MANILA, Philippines (AP) — The Philippine military on Sunday began observing an eight-hour halt in its air and ground offensive against Islamic militants in southern Marawi city to allow residents, most of them displaced by the monthlong fighting, to celebrate the end of the Muslim fasting month of Ramadan.
Military spokesman Brig. Gen. Restituto Padilla said the "humanitarian pause" in military assaults took effect at 6 a.m. Sunday in predominantly Muslim Marawi but will be lifted immediately if the militants open fire or threaten troops and civilians.
"If the enemy starts firing ... anyone can exercise their right to self-defense," Padilla said in a statement.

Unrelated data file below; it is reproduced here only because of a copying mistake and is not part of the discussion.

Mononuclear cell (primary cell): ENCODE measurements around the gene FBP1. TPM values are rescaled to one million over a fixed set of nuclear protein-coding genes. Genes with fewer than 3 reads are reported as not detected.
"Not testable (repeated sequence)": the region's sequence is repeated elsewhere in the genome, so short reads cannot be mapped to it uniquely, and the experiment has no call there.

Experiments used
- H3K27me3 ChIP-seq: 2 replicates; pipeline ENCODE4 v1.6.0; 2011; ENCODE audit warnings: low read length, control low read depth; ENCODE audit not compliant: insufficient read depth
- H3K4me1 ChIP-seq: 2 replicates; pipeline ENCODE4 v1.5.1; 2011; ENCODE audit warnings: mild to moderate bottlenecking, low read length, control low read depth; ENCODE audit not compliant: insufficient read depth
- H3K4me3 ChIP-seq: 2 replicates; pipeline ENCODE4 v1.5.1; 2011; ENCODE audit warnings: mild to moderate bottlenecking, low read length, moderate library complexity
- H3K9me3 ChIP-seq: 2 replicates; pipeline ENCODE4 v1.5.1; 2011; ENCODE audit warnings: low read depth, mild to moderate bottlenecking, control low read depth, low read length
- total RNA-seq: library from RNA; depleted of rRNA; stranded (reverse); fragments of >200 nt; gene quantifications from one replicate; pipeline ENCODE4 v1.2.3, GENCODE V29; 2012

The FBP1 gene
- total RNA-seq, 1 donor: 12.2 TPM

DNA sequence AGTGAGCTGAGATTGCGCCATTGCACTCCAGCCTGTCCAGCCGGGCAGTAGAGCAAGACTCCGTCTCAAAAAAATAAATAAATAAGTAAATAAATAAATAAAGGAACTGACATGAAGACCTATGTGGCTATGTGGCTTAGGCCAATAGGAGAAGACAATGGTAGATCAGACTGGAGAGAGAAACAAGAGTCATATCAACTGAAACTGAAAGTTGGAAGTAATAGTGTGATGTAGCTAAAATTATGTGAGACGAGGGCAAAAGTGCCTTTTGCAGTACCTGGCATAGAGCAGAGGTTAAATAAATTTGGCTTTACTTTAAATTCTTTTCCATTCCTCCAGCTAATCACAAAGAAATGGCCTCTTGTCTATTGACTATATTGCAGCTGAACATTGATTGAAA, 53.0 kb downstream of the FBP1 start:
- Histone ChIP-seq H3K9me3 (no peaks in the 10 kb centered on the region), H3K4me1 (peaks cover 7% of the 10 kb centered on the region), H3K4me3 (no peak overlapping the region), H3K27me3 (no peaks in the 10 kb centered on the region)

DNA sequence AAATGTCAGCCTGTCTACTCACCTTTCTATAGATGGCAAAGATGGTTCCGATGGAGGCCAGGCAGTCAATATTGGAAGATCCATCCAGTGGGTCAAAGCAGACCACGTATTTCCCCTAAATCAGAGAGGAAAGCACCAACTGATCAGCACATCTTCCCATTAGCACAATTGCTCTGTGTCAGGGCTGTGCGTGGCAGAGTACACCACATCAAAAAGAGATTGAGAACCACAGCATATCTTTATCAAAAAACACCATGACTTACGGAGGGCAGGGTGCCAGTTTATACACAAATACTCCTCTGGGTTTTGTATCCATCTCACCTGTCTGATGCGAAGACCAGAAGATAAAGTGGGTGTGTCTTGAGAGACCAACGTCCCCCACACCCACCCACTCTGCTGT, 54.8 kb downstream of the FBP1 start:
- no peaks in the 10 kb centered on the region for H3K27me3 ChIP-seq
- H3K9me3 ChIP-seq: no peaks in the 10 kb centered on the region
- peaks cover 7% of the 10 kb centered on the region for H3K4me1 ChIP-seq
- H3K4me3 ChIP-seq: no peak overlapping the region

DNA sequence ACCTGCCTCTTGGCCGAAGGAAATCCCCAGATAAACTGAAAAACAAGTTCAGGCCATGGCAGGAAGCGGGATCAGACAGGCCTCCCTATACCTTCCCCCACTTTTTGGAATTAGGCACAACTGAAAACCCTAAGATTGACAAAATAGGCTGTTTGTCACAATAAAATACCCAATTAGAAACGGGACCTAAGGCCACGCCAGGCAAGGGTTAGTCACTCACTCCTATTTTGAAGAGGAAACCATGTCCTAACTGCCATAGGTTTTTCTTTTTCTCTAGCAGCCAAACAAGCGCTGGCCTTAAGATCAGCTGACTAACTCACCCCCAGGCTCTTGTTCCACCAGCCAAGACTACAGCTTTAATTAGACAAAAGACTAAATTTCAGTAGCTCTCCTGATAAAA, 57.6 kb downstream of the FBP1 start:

It's the first planned respite in the massive offensive after a month of daily street battles and military airstrikes that have left at least 280 militants, 69 soldiers and police, and 26 civilians dead. The intense fighting has turned large swaths of the mosque-dotted city, a bastion of Islamic faith in the south of the largely Roman Catholic nation, into a smoldering war zone.
About 500 gunmen aligned with the Islamic State group, including several foreigners, stormed the lakeside city of 200,000 people, occupied buildings, burned schools and hoisted IS-style black flags on May 23.
Faced by his worst crisis, President Rodrigo Duterte responded by declaring martial law in the south and ordering a massive offensive.
Padilla said the cease-fire will be observed by the military "as a gesture of our strong commitment and respect to the Muslim world," particularly to Marawi's Muslim residents.
The fighting has forced more than 300,000 people to abandon their homes in Marawi and outlying towns and flee to evacuation centers, which rapidly became overcrowded, making it difficult for them to celebrate the Eid el-Fitr holiday.